Proportionate Costs – important new guidance from the Court of Appeal



The notes at [44.3.3] of the 2019 Consolidated Edition of Civil Procedure (the White Book) (p.1390) read:

“As yet no guidance has been provided by the Court of Appeal as to how the test of proportionality introduced on 1 April 2013 by r.44.3(2) and (5) should be applied …”

That is no longer the case.

Last week the Court of Appeal handed down its judgment in West v Stockport NHS Foundation Trust [2019] EWCA Civ 1220. The case was principally concerned with a specific issue relating to ATE premiums, and the relevant guidance is tucked away at §87-93. But it is important, and there is no reason to think it is not of general application.

I set out the guidance below. But to understand it, and its relevance, it is necessary to go a few stages back to consider the “new” proportionality test and how it came to be introduced.

Proportionality as a concept came into English law as part of the Woolf reforms: see Sir Rupert Jackson’s Review of Civil Litigation Costs: Final Report (“FR”), Chapter 3, §3.2. (p.30). The rules which followed those reforms (the CPR) included a requirement for a court assessing costs on the standard basis to consider whether they were proportionate to the matters in issue: see old CPR r.44.4(2).

Lord Woolf was given the chance to interpret the rules he had helped originate in Lownds v Home Office [2002] EWCA Civ 365, [2002] 1 WLR 2450. At the heart of that appeal was the question of whether the new proportionality test was to be applied globally or on an item by item basis, or both globally and on an item by item basis: see §10.

The Court of Appeal resolved this question in favour of what it described as a two-stage approach: see §31. First, the court was to ask itself whether the total costs claimed were proportionate. If they were, then the court would allow costs on an item by item basis which were reasonably incurred and where the cost for that item appeared reasonable. However, if the total sum claimed was not proportionate, then the court would need to be satisfied that each item was necessary and, if necessary that the amount claimed for that item was reasonable.

The salient features of this two-stage test were that (a) proportionality was considered at the start of the process (b) it was considered in relation to the total costs claimed and (c) it informed the nature and degree of scrutiny applied by the court when it subsequently conducted an item by item assessment.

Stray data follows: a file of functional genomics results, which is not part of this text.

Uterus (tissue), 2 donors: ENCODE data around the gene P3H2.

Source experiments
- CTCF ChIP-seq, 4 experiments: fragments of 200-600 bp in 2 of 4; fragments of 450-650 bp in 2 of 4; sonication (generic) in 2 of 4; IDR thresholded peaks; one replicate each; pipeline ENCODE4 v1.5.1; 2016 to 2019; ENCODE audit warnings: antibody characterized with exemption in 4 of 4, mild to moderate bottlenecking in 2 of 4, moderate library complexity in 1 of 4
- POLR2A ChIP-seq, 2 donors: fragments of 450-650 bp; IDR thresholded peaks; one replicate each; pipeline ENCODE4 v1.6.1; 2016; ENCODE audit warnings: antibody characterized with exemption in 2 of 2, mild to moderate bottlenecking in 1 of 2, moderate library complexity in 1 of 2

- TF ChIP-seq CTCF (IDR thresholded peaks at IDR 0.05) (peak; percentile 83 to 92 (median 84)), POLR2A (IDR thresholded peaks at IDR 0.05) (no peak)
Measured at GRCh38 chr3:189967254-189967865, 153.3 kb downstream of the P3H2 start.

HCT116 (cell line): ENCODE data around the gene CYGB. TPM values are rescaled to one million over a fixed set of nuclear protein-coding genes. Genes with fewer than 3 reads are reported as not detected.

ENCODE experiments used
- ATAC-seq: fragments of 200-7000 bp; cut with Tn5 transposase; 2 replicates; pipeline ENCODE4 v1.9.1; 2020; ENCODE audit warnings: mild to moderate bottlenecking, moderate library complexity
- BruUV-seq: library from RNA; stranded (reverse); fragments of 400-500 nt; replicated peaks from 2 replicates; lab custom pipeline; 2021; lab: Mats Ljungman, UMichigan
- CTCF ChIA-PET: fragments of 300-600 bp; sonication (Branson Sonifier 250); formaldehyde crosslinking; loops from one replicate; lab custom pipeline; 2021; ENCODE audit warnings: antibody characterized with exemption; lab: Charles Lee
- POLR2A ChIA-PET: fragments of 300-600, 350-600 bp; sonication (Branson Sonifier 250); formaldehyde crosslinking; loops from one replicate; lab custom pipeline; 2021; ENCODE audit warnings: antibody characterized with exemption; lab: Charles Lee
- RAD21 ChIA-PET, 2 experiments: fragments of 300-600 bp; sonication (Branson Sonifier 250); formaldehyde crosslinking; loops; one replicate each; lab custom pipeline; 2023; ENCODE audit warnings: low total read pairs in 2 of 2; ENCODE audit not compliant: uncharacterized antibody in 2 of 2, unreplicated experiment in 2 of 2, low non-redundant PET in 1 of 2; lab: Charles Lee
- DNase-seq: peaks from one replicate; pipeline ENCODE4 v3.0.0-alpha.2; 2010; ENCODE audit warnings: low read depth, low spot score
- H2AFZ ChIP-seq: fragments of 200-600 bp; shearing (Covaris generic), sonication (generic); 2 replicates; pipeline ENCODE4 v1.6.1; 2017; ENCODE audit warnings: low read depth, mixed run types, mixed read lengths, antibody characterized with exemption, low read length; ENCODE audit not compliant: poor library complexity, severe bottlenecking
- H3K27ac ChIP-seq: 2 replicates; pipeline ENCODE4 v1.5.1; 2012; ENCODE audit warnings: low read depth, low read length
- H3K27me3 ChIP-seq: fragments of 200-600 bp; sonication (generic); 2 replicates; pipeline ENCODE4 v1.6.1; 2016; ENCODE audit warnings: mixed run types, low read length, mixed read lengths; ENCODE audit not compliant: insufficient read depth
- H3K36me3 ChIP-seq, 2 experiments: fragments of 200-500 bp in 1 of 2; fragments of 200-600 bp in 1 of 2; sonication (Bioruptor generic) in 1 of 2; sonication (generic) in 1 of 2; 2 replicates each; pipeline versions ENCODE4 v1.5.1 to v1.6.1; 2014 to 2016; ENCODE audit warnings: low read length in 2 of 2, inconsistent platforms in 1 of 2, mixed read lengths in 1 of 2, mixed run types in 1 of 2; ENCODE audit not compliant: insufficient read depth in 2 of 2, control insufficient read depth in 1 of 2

Jackson considered the Court of Appeal’s guidance Lownds was unsatisfactory, because “its effect was to insert the Victorian test of necessity into the modern concept of proportionality”: see FR, Ch. 3, §5.11 (p.37). This was inconsistent with the concept of proportionality, he felt, because “if the level of costs incurred is out of proportion to the circumstances of the case, they cannot become proportionate simply because they were “necessary” in order to bring or defend the claim”: ibid. §5.10. He therefore proposed that the effect of Lownds was reversed by a rule change such that the fact that costs were necessarily incurred did not make them proportionate.

This duly happened, and there was inserted into what became CPR r.44.3(2)(a) a specific provision to the effect that “costs which are disproportionate in amount may be disallowed or reduced even if they were reasonably or necessarily incurred” (emphasis added).

Jackson also made suggestions as to how the pre-eminence of proportionality should affect the manner in which an assessment on the standard basis occurred. Specifically, he proposed that proportionality should be considered in respect of the total sum once the court assessed the reasonableness of each item on the bill individually. In other words, having undertaken a line by line assessment, “the court should then stand back and consider whether the total figure is proportionate” and, if not, should make “an appropriate reduction”: ibid. §5.13.